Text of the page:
MicroPort Received CFDA Approval for Newly Extended Specifications of Apollo Intracranial Arterial Stent System

MicroPort NeuroTech is pleased to announce that newly extended specifications for Apollo Intracranial Arterial Stent System recently received official certification of regulatory approval from China Food and Drug Administration (CFDA). Apollo is researched and developed independently by MicroPort NeuroTech (Shanghai) Co., Ltd. ("MicroPort NeuroTech"). There are 13 new general specifications added to the existing 15 specifications. The extended product portfolio provides more selections for physicians and improves the safety and efficacy for the operation.
Apollo Intracranial Arterial Stent System was originally approved by CFDA in 2004, and was the first balloon-expandable intracranial stent for the treatment of brain stroke entirely developed and designed in China. Since its introduction in 2005, Apollo has been well received among the neurologist community and currently has 65% domestic market share.
Apollo stent structure is especially indicated for the anatomic features of intracranial vessels, achieving a perfect combination of radial strength and flexibility. The Rapid Exchange delivery catheter is designed to pass complex tortuous vascularity, presenting excellent trackability and reachability. Since its introduction Apollo has been used for treating brain stoke cases in more than 400 hospitals nationwide, and to date more than 20,000 patients have benefited from our product. Apollo also won second award of Shanghai Scientific and Technological Progress in 2009, and was named Shanghai Key New Product in 2010.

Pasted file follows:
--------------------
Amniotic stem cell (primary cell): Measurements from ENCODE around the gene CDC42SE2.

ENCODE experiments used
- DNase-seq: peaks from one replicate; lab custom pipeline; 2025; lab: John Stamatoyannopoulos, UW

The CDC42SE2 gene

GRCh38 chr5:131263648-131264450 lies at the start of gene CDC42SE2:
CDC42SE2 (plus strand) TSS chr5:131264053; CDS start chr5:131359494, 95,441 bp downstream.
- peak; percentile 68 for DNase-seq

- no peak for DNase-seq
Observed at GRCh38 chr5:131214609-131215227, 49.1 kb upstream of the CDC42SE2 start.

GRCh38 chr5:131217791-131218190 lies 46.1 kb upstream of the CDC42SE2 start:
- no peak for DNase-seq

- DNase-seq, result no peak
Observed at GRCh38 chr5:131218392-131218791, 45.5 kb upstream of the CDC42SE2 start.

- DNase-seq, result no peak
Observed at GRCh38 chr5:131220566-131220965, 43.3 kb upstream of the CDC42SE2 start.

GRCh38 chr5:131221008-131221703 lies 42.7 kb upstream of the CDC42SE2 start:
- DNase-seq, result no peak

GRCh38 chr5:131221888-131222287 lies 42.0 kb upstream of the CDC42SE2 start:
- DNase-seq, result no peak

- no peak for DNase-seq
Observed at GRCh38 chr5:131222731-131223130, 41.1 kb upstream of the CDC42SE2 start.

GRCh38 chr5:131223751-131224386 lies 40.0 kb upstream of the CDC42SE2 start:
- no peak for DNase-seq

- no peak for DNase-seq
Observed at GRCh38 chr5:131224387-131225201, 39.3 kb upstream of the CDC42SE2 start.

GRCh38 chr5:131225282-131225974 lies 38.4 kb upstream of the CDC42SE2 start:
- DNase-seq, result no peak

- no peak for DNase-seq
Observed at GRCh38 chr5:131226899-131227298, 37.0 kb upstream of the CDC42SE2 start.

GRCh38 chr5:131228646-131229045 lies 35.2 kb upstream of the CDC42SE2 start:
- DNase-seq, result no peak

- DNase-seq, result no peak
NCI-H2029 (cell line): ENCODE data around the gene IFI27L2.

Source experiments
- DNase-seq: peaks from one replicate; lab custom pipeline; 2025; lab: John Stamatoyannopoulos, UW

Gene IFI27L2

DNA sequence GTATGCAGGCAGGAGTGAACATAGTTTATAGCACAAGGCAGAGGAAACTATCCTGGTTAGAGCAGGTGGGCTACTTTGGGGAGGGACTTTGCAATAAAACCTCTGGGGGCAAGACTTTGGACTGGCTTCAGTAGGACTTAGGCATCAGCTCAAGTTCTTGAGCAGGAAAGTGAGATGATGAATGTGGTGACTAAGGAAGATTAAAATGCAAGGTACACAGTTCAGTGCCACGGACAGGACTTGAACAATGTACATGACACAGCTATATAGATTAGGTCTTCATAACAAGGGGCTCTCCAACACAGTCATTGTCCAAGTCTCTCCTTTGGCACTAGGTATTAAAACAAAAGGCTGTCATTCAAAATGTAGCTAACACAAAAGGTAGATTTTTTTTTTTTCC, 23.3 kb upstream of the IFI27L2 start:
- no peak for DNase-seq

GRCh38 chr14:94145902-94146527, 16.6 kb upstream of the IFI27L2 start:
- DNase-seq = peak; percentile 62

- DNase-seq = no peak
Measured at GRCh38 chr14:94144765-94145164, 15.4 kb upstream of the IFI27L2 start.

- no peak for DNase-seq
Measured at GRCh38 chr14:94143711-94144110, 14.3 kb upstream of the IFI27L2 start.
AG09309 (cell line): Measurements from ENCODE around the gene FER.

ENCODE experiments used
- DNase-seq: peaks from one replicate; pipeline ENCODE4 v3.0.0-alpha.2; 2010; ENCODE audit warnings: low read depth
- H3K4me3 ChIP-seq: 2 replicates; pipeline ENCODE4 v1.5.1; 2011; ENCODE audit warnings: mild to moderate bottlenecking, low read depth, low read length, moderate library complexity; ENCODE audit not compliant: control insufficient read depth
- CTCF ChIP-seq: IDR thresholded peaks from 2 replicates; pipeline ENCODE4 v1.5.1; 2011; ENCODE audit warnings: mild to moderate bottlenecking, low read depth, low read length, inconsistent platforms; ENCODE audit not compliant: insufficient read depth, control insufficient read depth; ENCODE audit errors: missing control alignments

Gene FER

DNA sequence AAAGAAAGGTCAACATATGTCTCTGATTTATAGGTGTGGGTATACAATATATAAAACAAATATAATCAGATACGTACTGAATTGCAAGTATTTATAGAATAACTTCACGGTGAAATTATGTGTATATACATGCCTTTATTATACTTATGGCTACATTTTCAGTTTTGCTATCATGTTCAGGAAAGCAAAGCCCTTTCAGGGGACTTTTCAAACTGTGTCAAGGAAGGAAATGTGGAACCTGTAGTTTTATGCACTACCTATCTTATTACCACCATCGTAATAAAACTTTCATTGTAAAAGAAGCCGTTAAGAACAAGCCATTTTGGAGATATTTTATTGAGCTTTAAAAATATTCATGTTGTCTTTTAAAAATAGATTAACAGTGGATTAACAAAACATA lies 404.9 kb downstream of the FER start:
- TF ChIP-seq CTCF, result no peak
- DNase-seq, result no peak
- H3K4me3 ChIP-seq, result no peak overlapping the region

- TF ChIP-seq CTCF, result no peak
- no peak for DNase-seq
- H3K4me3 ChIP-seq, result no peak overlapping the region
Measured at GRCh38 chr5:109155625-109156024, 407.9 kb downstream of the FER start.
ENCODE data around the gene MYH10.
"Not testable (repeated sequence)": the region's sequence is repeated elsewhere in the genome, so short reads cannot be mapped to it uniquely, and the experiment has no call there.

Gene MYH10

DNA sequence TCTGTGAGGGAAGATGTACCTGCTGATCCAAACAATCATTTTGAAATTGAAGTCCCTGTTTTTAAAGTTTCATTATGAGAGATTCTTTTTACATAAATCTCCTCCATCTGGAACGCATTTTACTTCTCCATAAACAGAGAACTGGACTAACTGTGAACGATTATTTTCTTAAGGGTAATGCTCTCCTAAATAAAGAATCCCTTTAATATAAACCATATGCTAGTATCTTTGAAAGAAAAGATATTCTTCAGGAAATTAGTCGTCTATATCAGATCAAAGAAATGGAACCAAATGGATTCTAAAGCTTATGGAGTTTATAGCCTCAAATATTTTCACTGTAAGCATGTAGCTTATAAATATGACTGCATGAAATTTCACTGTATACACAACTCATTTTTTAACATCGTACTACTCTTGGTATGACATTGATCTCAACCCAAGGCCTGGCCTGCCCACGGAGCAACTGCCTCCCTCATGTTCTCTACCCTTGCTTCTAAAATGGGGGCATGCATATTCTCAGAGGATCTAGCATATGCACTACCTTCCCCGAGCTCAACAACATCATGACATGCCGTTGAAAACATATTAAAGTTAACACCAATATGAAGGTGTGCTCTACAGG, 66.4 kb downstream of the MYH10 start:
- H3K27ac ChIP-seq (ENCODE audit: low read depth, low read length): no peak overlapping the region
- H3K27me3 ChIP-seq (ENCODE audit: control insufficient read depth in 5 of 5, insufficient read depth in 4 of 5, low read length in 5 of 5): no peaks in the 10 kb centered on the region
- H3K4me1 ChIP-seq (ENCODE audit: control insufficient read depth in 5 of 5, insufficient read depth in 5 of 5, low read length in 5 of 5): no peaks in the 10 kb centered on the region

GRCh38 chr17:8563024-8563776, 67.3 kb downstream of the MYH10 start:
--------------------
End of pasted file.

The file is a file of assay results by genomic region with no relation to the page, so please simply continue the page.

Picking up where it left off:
Studies show that 10%-29% of cerebral ischemia are caused by intracranial atherosclerosis, and that each year, between 40,000-60,000 patients in the USA, suffer stroke caused by or related to intracranial artery stenosis, This accounts for about 10%-20% of all stroke patients, and treatment of atherosclerotic intracranial stenosis has become the major preventive measure for ischemic cerebrovascular disease.